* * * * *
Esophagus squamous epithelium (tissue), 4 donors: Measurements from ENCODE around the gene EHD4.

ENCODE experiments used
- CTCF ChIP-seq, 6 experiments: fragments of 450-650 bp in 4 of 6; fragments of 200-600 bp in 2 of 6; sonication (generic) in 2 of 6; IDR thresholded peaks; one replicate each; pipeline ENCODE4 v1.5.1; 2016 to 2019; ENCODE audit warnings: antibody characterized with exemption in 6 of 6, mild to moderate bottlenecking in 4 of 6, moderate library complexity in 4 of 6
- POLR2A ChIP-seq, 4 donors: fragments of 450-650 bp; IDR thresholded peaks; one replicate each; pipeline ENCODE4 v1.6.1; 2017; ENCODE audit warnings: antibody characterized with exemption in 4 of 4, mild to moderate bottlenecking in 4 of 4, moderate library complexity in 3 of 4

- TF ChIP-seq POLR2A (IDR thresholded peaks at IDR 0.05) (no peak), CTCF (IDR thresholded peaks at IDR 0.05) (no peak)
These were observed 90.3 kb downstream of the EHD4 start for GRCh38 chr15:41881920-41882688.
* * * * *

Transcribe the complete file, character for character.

Esophagus squamous epithelium (tissue), 4 donors: Measurements from ENCODE around the gene EHD4.

ENCODE experiments used
- CTCF ChIP-seq, 6 experiments: fragments of 450-650 bp in 4 of 6; fragments of 200-600 bp in 2 of 6; sonication (generic) in 2 of 6; IDR thresholded peaks; one replicate each; pipeline ENCODE4 v1.5.1; 2016 to 2019; ENCODE audit warnings: antibody characterized with exemption in 6 of 6, mild to moderate bottlenecking in 4 of 6, moderate library complexity in 4 of 6
- POLR2A ChIP-seq, 4 donors: fragments of 450-650 bp; IDR thresholded peaks; one replicate each; pipeline ENCODE4 v1.6.1; 2017; ENCODE audit warnings: antibody characterized with exemption in 4 of 4, mild to moderate bottlenecking in 4 of 4, moderate library complexity in 3 of 4

- TF ChIP-seq POLR2A (IDR thresholded peaks at IDR 0.05) (no peak), CTCF (IDR thresholded peaks at IDR 0.05) (no peak)
These were observed 90.3 kb downstream of the EHD4 start for GRCh38 chr15:41881920-41882688.